from Pumper Magazine, June 2013
What does the term, "flushable wipes" conjure in your mind? If you're like me, the phrase on product packaging indicates the wipes will flush down the toilet and break down in your sewer lines or septic system, thus working just like toilet paper. But it appears that's reading too much into the performance capabilities of these popular consumer products. And I have the plumbing bill to prove it.
About a year ago, we were using a lot of wipes in our house due to a medical condition. So we bought a wipe product that specifically promised to be flushable. They were indeed flushable; that is, they technically swirled down the toilet with ease. But exiting the house through the plumbing and into the sewer system? That's another story.
One morning, I went into the basement and was surprised by 3 inches of dirty water backed up on the floor and it was rising as a family member was taking a long shower upstairs. A call to the plumber and a lighter wallet later, I'd learned the hard way that flushable wipes are not what most consumers think they are.
The plumber snaked out the pipe leading under the basement and out to the road, and quickly brought up the source of our stoppage: A clog of wipes that were hung up in the system before they could fall into the sewer pipe and float away from our house.
"I don't care what the box says, these wipes are not flushable. And this happens all the time," the plumber told me. A weekend of hard labor and several gallons of bleach cleaned up my basement. And used wipes started going into a plastic bag for disposal in the trash.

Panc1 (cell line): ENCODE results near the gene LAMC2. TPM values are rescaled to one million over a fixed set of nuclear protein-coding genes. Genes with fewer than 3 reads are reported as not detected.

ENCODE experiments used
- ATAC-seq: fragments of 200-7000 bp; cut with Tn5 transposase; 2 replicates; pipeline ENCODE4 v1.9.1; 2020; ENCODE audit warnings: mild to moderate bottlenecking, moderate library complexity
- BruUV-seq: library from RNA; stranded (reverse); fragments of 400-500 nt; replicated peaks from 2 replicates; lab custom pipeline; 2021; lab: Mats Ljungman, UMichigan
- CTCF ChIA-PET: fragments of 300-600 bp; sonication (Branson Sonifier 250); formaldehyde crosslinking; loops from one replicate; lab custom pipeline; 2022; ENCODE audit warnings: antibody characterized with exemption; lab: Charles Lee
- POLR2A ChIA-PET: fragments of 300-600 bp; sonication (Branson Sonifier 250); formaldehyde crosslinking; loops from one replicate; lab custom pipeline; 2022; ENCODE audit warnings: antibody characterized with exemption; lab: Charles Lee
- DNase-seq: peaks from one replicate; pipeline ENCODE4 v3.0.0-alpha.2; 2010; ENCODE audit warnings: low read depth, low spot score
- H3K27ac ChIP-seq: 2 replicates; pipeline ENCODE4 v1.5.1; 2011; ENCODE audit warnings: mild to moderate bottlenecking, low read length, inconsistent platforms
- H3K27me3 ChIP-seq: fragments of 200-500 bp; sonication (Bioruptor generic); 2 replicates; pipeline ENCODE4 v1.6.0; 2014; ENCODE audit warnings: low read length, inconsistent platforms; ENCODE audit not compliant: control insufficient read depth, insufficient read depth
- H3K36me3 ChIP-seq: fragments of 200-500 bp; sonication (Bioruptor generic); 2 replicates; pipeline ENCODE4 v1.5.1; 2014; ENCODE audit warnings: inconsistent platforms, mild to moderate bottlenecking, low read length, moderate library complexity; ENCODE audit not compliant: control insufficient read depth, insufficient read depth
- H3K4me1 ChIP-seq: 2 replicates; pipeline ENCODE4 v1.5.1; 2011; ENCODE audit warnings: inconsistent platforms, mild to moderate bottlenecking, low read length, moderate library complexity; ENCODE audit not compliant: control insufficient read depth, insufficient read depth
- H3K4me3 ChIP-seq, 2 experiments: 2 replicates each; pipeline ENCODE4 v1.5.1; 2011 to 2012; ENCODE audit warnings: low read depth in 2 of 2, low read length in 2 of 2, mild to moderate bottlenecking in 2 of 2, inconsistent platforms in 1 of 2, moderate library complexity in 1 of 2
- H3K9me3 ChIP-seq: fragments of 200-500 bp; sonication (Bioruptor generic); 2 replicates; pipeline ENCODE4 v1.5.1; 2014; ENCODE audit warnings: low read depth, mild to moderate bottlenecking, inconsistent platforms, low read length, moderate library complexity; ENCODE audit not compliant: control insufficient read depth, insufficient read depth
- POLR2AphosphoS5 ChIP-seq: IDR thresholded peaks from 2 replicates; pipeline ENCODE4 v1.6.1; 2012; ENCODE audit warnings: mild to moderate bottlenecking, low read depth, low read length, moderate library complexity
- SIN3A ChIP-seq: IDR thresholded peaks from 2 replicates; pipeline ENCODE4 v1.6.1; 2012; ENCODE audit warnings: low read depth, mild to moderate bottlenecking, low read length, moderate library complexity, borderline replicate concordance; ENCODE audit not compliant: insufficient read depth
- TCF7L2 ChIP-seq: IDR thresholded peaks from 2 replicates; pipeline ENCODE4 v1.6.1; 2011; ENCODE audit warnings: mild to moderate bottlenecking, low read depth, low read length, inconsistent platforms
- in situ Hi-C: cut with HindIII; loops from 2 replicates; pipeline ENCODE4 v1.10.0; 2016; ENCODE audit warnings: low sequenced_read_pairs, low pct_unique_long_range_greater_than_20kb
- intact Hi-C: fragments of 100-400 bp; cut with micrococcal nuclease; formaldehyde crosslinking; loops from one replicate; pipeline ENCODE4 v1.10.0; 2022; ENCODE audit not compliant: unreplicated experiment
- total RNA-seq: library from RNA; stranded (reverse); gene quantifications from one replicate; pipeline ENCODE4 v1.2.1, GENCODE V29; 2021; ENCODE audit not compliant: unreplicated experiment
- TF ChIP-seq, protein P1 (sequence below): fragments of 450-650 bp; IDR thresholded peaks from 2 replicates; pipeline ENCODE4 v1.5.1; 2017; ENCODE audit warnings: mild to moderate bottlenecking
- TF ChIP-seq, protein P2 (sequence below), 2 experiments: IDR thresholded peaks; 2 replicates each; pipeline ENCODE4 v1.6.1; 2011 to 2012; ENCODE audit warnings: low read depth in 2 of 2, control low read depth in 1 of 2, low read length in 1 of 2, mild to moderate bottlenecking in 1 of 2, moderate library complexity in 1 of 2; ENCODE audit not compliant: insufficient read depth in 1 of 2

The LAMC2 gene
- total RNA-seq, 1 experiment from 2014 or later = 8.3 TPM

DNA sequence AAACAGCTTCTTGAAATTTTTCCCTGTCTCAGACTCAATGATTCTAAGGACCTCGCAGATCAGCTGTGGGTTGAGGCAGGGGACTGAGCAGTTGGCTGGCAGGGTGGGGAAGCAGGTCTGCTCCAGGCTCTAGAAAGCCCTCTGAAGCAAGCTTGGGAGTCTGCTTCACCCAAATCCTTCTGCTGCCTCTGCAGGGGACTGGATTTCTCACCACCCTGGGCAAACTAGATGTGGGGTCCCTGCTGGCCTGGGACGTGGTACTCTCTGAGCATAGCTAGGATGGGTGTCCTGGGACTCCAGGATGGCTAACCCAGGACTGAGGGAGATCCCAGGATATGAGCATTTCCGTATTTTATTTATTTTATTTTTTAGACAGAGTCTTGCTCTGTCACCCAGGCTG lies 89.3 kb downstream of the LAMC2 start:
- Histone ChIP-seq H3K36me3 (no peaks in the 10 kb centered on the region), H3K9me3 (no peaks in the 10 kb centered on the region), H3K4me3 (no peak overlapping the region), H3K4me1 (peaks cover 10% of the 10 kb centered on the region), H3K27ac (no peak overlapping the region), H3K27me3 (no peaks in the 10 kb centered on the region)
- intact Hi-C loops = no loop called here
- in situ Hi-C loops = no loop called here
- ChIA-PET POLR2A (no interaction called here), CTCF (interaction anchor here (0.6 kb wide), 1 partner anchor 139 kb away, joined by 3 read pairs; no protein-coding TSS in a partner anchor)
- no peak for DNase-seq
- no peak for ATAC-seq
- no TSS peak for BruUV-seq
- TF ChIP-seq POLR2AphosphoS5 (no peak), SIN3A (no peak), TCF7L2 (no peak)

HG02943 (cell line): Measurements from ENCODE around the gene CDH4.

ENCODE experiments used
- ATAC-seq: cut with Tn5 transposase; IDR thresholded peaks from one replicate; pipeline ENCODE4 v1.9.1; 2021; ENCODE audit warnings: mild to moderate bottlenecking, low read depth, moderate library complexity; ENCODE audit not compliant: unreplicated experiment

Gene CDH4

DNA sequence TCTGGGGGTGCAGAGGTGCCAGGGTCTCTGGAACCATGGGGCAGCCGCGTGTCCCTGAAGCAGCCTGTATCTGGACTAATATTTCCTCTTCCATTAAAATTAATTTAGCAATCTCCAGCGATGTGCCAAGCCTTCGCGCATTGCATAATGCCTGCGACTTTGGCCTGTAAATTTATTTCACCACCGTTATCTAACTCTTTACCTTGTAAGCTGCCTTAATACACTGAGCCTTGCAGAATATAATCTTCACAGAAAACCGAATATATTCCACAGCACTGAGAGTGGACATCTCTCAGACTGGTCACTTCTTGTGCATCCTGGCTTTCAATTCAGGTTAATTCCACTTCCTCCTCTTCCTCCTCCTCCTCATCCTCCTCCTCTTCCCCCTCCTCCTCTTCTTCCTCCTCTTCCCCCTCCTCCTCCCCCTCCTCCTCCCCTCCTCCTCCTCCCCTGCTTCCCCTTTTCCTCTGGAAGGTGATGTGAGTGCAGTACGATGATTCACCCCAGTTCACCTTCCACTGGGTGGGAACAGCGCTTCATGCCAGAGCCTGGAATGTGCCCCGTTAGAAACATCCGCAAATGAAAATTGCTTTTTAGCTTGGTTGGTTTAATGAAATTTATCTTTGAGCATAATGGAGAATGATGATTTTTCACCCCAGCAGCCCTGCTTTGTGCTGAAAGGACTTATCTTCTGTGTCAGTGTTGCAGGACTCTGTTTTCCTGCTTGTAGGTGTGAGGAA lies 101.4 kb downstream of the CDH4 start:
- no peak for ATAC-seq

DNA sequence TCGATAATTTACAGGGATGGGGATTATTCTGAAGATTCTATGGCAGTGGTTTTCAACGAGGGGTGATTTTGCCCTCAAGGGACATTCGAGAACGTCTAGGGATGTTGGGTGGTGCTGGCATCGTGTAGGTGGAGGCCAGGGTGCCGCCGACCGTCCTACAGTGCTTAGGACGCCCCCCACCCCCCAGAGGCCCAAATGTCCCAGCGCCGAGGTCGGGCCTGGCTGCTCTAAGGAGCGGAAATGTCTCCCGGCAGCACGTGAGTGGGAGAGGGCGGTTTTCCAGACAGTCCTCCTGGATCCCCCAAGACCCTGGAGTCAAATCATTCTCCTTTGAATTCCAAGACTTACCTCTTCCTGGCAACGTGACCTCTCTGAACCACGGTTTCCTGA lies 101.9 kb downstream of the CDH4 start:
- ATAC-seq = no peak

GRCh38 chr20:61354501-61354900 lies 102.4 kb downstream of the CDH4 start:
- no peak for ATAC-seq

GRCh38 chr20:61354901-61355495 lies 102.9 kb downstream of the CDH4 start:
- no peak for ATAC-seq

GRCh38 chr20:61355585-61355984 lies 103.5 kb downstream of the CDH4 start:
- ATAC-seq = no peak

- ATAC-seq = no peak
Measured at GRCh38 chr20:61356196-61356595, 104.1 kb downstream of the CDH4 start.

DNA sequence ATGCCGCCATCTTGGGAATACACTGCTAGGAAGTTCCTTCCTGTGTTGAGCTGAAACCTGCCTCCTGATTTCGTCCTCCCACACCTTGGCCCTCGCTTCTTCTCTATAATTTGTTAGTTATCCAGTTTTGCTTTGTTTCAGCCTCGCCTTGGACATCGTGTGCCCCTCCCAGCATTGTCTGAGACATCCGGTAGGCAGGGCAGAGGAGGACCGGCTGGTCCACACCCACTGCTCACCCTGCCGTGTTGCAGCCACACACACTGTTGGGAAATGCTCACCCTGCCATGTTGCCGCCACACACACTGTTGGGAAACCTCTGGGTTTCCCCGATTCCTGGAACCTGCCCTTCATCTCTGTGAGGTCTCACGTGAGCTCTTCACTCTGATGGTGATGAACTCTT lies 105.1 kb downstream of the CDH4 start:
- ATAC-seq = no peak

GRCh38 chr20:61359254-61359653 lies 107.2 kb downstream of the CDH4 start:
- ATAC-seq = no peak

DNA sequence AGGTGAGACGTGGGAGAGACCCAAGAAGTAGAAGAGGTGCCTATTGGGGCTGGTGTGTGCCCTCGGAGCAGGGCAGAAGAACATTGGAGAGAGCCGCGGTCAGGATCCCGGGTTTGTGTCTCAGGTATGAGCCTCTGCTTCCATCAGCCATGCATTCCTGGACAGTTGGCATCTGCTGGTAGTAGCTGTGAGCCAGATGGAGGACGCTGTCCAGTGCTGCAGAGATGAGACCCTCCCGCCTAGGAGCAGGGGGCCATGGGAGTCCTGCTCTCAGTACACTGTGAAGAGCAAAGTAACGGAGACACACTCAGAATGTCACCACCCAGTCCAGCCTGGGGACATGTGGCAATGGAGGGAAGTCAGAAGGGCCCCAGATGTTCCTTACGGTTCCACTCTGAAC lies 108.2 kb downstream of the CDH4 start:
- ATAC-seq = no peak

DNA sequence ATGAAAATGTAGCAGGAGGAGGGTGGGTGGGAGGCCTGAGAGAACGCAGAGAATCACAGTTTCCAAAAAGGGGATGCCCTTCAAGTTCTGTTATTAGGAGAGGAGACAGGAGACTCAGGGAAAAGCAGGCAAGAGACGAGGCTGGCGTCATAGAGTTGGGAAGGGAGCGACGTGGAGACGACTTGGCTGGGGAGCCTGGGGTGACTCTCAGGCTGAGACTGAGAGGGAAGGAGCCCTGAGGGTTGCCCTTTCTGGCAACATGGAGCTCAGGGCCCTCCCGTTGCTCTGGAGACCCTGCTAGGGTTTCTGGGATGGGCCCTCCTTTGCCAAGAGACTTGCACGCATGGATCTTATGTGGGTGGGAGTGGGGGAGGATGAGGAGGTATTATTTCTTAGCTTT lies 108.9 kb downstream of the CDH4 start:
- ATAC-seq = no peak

Granted, my house is connected to the Big Pipe, but that doesn't mean this isn't a concern for contractors who pump septic tanks. In fact, wipes may be a bigger problem - particularly financially - for homeowners using decentralized wastewater systems. While my liability for using flushable wipes ends as soon as they drop into the sewer line in front of my house, homeowners with septic systems may incur costs due to potential clogging throughout the treatment system.
A California wastewater official - teaming with several national clean-water agencies - is starting to compile information on the problems caused by so-called flushable wipes, and hopes to learn how these issues are translating to septic systems. Nick Arhontes, director of facilities support services for the Orange County Sanitation District, says the wipes are starting to cause bigger problems for municipal sewer systems and wants to know what you're seeing when you inspect your customers' systems.
"The marketing for these products say they're 'flushable,' and now we're noticing the term 'safe for septic systems,' " Arhontes says. "We're scratching our heads a little bit. Are we sure? Who's checking for that?"